Chinese President Hu Jintao has warned members of the ruling Communist Party that corruption could cost them the support and trust of the people.Mr Hu made the comments in an address in the Great Hall of the People in the capital, Beijing, marking the 90th anniversary of founding of the party.He praised its achievements since taking power in 1949, but said members had to be more disciplined than ever.The party is the biggest in the world, with 80 million members.In the months leading up to the anniversary, the authorities launched their biggest crackdown against dissidents in almost 20 years.In a 90-minute televised speech, Mr Hu talked about the obstacles China had overcome in the past century, and the achievements of the party “in revolution, development and reform”.“In some historical periods, we once made mistakes and even suffered severe setbacks, the root cause of which was that our guiding thought then was divorced from China’s reality,” he said, without mentioning the campaigns and policies that led to the deaths of millions of people.”Our party managed to correct the mistakes by the strength of itself and the people, rose up amid the setbacks and continued to go forward victoriously.”The BBC’s Michael Bristow visits Yan’an, the birthplace of the revolution”Today, a vibrant socialist China has emerged in the East and the 1.3 billion Chinese people are marching ahead, full of confidence under the great banner of socialism with Chinese characteristics,” he added.Mr Hu nevertheless warned that the party was “confronted with growing pains”, and that the “incompetence” of some members and their “being divorced from the people” had created problems for the country.
If not effectively curbed, corruption could threaten the its legitimacy, he said.”Corruption will cost the party the support and trust of the people,” he said.”We must not turn our power into an instrument for making personal gain for a handful of individuals. It is more urgent than ever for the party to impose discipline on its members.”The president’s speech was just one of hundreds of events that have been organised to celebrate the founding of the party.There have been gala performances, celebratory television programmes, singing contests and a patriotic film, Beginning of the Great Revival, that features many of China’s biggest stars.The government also launched a new $33bn high-speed rail link, while the country’s first aircraft carrier may begin sea trials on Friday.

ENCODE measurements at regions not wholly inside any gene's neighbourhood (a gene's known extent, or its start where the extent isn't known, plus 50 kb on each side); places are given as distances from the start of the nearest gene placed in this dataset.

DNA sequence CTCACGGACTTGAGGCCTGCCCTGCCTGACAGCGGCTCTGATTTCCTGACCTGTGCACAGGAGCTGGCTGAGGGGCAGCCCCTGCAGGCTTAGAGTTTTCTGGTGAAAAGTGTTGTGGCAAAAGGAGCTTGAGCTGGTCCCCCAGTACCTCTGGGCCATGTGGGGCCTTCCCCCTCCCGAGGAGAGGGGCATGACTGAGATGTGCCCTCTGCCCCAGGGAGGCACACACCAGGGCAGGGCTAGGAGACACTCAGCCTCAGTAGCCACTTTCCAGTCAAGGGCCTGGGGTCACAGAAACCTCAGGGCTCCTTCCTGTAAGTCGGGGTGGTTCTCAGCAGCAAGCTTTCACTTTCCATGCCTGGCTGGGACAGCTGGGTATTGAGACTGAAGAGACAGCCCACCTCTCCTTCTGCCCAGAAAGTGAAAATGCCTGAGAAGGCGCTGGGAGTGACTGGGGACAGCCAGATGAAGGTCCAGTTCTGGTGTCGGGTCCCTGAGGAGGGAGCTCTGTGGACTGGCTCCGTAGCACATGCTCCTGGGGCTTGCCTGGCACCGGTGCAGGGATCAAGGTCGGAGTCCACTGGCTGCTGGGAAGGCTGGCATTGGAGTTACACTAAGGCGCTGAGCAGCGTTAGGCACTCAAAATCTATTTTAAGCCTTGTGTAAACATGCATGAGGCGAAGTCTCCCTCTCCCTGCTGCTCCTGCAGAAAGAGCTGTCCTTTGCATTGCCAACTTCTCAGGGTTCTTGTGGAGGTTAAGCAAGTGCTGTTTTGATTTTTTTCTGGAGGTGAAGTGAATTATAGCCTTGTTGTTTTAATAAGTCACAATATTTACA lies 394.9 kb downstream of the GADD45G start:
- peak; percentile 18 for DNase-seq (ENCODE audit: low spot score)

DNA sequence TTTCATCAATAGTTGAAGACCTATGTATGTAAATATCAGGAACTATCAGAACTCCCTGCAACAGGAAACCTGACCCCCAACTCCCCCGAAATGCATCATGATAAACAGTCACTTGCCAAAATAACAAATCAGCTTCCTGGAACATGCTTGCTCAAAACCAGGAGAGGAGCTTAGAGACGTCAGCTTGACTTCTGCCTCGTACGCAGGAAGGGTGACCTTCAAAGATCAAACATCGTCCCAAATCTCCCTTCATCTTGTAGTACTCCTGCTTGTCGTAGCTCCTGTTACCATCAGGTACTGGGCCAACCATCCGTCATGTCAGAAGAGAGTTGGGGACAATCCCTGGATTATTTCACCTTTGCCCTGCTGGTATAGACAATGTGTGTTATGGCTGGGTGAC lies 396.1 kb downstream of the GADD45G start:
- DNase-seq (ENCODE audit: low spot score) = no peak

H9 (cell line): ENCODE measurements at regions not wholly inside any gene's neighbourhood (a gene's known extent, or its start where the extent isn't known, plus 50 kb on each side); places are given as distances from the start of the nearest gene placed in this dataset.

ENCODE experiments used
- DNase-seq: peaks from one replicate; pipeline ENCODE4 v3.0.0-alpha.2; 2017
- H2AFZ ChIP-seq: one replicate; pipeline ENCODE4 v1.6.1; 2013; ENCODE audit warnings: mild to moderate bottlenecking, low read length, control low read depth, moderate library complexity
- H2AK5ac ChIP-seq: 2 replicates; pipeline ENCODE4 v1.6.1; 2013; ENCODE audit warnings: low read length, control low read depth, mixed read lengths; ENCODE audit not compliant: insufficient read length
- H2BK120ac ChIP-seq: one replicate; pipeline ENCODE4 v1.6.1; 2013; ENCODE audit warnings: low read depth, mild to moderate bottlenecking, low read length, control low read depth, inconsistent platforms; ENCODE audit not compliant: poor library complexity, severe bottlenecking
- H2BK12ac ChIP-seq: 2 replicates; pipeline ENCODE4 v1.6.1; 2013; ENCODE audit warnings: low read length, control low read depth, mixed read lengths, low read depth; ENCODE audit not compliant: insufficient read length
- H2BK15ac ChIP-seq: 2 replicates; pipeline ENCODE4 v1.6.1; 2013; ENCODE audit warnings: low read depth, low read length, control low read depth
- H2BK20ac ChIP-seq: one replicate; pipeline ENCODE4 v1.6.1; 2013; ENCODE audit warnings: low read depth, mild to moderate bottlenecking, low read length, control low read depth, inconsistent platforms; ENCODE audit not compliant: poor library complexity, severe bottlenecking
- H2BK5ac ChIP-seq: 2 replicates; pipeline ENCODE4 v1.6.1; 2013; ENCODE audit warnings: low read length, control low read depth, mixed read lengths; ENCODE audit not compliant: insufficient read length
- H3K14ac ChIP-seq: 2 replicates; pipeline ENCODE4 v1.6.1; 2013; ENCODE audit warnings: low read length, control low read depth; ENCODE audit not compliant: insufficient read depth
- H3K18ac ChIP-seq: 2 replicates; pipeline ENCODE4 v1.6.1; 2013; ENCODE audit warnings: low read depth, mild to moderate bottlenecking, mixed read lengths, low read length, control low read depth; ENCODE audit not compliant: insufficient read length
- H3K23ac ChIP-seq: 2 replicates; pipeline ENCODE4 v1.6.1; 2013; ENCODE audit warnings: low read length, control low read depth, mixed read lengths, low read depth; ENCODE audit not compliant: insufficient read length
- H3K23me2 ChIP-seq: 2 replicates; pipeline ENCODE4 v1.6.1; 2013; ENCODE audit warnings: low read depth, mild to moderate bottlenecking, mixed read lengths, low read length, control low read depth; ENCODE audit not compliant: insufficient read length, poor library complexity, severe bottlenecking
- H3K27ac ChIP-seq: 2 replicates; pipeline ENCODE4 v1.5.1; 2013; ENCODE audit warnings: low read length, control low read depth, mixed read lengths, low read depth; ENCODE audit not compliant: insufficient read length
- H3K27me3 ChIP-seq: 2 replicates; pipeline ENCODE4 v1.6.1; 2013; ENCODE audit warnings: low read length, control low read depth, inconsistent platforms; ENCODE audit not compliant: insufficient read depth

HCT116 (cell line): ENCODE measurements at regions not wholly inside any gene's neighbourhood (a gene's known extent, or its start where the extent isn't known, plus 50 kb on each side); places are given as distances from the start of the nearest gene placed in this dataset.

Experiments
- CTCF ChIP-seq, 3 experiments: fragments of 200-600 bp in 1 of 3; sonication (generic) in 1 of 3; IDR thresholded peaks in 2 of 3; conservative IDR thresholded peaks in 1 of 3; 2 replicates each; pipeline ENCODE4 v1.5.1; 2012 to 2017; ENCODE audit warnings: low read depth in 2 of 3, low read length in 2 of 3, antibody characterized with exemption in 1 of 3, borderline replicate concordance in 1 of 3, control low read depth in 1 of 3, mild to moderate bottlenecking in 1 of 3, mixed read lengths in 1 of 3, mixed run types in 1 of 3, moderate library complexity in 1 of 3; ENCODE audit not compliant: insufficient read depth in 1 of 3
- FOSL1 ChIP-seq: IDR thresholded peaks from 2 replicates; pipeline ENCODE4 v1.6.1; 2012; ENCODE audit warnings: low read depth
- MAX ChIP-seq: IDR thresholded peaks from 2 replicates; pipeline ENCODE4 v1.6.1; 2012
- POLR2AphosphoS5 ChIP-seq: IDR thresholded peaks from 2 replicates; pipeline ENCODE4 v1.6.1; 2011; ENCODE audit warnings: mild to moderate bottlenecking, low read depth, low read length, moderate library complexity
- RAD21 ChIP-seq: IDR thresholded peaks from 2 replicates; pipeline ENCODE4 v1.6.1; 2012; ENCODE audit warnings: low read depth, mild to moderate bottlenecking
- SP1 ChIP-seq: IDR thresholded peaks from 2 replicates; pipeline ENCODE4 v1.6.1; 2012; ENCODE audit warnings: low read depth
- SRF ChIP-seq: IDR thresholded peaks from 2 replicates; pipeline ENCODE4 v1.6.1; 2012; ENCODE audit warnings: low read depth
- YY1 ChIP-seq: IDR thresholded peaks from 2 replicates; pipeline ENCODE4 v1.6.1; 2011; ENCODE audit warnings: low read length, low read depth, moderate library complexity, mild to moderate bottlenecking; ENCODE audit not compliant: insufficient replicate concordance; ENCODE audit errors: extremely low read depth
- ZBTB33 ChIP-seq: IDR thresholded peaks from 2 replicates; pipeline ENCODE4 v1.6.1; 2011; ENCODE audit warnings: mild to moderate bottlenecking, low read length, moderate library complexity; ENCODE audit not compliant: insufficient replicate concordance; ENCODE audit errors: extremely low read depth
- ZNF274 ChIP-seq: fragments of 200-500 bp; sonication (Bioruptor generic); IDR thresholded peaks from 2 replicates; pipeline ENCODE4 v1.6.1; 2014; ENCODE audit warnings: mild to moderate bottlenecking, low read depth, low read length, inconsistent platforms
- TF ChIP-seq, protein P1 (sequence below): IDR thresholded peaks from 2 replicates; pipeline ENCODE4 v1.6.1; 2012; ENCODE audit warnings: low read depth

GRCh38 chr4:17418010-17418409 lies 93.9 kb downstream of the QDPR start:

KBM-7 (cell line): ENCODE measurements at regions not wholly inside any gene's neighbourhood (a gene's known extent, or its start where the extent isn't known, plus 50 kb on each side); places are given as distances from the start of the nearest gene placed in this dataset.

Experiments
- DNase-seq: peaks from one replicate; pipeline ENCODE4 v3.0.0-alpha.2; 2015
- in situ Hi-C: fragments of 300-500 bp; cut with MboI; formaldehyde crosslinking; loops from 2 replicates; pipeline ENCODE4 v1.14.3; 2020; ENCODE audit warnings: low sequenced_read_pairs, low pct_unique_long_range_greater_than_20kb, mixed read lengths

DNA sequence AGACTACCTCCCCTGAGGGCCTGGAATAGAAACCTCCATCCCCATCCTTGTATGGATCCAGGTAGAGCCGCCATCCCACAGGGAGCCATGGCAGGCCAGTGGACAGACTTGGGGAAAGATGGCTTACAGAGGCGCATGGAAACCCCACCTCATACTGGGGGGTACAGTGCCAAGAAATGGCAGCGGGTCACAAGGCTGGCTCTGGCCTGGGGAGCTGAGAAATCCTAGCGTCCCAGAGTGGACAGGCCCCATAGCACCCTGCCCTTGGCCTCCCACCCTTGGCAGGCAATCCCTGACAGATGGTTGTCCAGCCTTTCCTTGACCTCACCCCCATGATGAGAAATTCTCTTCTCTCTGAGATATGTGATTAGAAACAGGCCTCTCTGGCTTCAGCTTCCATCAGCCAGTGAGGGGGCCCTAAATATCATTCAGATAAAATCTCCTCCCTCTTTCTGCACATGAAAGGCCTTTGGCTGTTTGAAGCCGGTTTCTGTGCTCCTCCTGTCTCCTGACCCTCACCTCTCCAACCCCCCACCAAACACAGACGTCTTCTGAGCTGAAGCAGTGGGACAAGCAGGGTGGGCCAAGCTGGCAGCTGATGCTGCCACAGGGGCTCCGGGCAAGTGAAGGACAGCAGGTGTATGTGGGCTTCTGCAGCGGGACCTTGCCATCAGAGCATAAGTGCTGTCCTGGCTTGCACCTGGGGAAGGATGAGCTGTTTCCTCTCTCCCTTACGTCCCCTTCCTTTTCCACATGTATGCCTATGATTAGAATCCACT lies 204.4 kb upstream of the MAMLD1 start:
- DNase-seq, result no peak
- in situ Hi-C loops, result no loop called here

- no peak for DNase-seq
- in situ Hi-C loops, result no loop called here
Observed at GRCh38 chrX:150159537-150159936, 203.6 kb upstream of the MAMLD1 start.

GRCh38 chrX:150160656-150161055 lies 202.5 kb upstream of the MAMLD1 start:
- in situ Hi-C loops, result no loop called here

The Chinese are celebrating the founding of party – which actually took place on 23 July, not 1 July – 1921 in Shanghai by a small group of intellectuals, including Mao Zedong.The party took power in 1949 after defeating the Nationalist Party in a long and bloody civil war.Under Mao, the party began the Great Leap Forward in 1958, a campaign to increase industrial production during which tens of millions starved. Millions more are thought to have died during the Cultural Revolution, a crusade launched by Mao in 1966 to purify the party.After Mao’s death in 1976, his successor Deng Xiaoping introduced market reforms which helped turn China into the world’s second-largest economy.The BBC’s Michael Bristow in Beijing says hundreds of millions no longer battle poverty, and many are richer than they could ever have hoped.But ultimately, the party continues to rule because it does not allow anyone else to, our correspondent adds. – BBC